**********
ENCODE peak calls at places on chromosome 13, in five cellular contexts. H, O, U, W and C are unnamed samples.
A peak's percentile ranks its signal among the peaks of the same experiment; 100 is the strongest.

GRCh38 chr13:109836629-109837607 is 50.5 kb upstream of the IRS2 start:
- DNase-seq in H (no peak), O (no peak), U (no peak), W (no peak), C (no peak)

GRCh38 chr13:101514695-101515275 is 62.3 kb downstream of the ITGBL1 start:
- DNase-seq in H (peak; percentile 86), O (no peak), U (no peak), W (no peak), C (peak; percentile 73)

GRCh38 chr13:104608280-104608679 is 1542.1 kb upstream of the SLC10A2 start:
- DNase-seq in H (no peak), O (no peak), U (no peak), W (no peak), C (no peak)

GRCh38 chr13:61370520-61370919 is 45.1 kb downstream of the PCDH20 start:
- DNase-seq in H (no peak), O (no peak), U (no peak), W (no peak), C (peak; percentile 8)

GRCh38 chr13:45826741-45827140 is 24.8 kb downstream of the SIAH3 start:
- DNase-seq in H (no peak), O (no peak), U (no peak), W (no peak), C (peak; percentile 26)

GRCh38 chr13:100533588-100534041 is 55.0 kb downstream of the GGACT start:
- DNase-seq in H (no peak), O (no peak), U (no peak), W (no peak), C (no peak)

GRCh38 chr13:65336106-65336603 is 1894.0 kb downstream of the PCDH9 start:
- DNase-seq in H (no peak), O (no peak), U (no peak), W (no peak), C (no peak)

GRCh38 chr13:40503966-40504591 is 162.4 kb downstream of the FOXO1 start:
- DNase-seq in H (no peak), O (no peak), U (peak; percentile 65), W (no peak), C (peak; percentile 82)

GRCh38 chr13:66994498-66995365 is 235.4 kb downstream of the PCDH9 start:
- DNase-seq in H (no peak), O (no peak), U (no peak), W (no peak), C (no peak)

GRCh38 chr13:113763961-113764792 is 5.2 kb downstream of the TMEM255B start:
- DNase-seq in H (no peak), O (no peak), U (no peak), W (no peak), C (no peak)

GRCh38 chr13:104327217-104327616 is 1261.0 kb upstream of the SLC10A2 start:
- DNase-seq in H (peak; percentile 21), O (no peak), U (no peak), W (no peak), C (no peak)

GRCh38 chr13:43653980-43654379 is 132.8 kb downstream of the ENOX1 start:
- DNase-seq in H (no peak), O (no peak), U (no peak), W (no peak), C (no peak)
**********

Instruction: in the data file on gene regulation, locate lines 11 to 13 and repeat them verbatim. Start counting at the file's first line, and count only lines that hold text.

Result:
GRCh38 chr13:45826741-45827140 is 24.8 kb downstream of the SIAH3 start:
- DNase-seq in H (no peak), O (no peak), U (no peak), W (no peak), C (peak; percentile 26)

GRCh38 chr13:100533588-100534041 is 55.0 kb downstream of the GGACT start: